A network backbone is a high-speed cable that ties together networks that may be on different floors of a building or networks that are in different buildings in a campus. A backbone may use fibre optic cable, while the networks connected by the backbone use STP (Shielded Twisted Pair) cable, sometimes refered to as horizontal cabling. A network backbone may use high-speed wireless connectivity.

Metric Structure

Unlike RIP, which uses hop count as a metric, OSPF uses cost. Cost is actually the inverse of the bandwidth of a link: the faster the speed of the connection, the lower the cost. The most preferred path is the one with the lowest cost. By using cost as a metric, OSPF will choose more intelligent paths than RIP. OSPF supports load balancing of up to six equal-cost paths to a single destination. The default measurement that Cisco uses in calculating the cost metric is: cost = 10^8/(interface bandwidth).

Router Identities

Each router in an OSPF network needs a unique ID. The ID is used to provide a unique identity to the OSPF router. This is included in any OSPF messages the router generates. The router ID is chosen according to one of the two following criteria:

The highest IP address on its loop back interfaces (this is a logical interface on a router)
The highest IP address on its active interfaces

It is highly recommended that you use a loop back interface because it is always up and thus the router can obtain a router ID.

Finding Neighbors

OSPF learns about its neighbors and builds its adjacency and topology tables by sharing LSAs. There are different types of LSAs. When learning about the neighbors that a router is connected to, as well as keeping tabs on known neighbors, OSPF routers will generate hello LSAs every 10 seconds. When a neighbor is discovered and an adjacency is formed with the neighbor, a router expects to see hello messages from the neighbor. If a neighbor is not seen within the dead interval time, which defaults to 40 seconds, the neighbor is declared dead. When this occurs, the router will advertise this information, via an LSA message, to other neighboring OSPF routers. In order for two routers to become neighbors, the following must match on each router:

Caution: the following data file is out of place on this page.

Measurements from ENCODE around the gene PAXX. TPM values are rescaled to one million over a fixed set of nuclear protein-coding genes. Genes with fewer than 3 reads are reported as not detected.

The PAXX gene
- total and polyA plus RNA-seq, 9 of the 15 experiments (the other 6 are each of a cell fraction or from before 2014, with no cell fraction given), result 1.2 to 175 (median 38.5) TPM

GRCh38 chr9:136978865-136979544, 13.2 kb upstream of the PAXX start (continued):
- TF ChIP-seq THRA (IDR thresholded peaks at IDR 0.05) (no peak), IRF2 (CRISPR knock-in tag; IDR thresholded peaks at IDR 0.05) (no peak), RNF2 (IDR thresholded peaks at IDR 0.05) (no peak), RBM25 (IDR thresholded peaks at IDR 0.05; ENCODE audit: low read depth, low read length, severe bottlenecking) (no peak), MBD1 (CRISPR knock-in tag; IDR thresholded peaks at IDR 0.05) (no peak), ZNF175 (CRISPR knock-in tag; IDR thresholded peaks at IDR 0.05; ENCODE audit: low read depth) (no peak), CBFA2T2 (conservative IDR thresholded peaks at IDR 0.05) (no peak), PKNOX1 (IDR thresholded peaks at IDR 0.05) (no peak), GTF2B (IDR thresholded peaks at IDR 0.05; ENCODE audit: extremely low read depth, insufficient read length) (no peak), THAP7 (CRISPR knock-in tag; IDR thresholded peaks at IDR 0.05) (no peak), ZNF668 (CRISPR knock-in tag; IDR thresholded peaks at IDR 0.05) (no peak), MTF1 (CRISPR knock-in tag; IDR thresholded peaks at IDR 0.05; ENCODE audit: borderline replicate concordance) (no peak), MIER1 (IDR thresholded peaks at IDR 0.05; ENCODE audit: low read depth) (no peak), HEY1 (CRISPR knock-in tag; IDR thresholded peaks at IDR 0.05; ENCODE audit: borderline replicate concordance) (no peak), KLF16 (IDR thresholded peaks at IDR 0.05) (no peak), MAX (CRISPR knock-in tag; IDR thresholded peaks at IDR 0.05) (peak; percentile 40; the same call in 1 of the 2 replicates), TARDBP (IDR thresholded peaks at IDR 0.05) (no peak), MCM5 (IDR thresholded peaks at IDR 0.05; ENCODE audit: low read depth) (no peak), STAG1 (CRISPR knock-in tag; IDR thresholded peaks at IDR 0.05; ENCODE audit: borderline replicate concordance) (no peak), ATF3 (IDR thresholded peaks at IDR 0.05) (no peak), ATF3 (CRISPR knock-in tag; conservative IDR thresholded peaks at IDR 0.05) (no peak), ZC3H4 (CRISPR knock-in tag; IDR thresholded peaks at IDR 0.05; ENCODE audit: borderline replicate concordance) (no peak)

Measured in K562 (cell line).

The area number and its type
The hello and dead interval timers

Let's assume that you turned on all your routers simultaneously on a segment. In this case, the OSPF routers will go through three states called the exchange process:

1. Down state the new router has not exchanged any OSPF information with any other router.
2. Init state A destination router has received a new router's hello and adds it to its neighbor list (assuming that certain values match). Note that communication is only unidirectional at this point.
3. Two-Way state the new router receives a unidirectional reply to its initial hello packet and adds the destination router to its neighbor database. Once the routers have entered a two-way state, they are considered neighbors. At this point, an election process takes place to elect the designated router (DR) and the backup designated router (BDR).

Designated and Backup Designated Routers